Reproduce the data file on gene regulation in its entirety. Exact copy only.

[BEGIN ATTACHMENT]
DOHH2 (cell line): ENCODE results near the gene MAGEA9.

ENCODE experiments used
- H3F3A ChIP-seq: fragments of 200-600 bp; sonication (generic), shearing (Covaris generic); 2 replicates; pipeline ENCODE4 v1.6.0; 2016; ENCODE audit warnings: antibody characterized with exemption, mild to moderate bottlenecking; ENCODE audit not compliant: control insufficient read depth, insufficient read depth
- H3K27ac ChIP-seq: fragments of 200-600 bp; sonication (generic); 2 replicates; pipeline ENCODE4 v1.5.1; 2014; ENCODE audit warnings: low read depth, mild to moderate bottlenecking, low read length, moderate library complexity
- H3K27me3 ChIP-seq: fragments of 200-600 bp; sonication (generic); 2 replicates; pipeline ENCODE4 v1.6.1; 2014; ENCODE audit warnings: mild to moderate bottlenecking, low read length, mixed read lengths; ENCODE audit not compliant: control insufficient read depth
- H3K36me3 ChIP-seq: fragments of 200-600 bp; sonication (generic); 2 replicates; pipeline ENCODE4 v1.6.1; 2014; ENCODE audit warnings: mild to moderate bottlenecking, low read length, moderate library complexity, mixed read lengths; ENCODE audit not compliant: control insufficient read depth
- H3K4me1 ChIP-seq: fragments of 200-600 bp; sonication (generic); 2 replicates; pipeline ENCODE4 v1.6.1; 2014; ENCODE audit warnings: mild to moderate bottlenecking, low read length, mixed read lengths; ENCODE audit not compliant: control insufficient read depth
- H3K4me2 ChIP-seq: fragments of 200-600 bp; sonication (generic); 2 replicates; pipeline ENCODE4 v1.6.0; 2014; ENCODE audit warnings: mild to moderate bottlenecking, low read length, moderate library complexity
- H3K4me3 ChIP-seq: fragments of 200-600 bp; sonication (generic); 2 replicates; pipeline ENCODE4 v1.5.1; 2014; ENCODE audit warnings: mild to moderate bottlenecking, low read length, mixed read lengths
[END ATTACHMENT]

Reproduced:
DOHH2 (cell line): ENCODE results near the gene MAGEA9.

ENCODE experiments used
- H3F3A ChIP-seq: fragments of 200-600 bp; sonication (generic), shearing (Covaris generic); 2 replicates; pipeline ENCODE4 v1.6.0; 2016; ENCODE audit warnings: antibody characterized with exemption, mild to moderate bottlenecking; ENCODE audit not compliant: control insufficient read depth, insufficient read depth
- H3K27ac ChIP-seq: fragments of 200-600 bp; sonication (generic); 2 replicates; pipeline ENCODE4 v1.5.1; 2014; ENCODE audit warnings: low read depth, mild to moderate bottlenecking, low read length, moderate library complexity
- H3K27me3 ChIP-seq: fragments of 200-600 bp; sonication (generic); 2 replicates; pipeline ENCODE4 v1.6.1; 2014; ENCODE audit warnings: mild to moderate bottlenecking, low read length, mixed read lengths; ENCODE audit not compliant: control insufficient read depth
- H3K36me3 ChIP-seq: fragments of 200-600 bp; sonication (generic); 2 replicates; pipeline ENCODE4 v1.6.1; 2014; ENCODE audit warnings: mild to moderate bottlenecking, low read length, moderate library complexity, mixed read lengths; ENCODE audit not compliant: control insufficient read depth
- H3K4me1 ChIP-seq: fragments of 200-600 bp; sonication (generic); 2 replicates; pipeline ENCODE4 v1.6.1; 2014; ENCODE audit warnings: mild to moderate bottlenecking, low read length, mixed read lengths; ENCODE audit not compliant: control insufficient read depth
- H3K4me2 ChIP-seq: fragments of 200-600 bp; sonication (generic); 2 replicates; pipeline ENCODE4 v1.6.0; 2014; ENCODE audit warnings: mild to moderate bottlenecking, low read length, moderate library complexity
- H3K4me3 ChIP-seq: fragments of 200-600 bp; sonication (generic); 2 replicates; pipeline ENCODE4 v1.5.1; 2014; ENCODE audit warnings: mild to moderate bottlenecking, low read length, mixed read lengths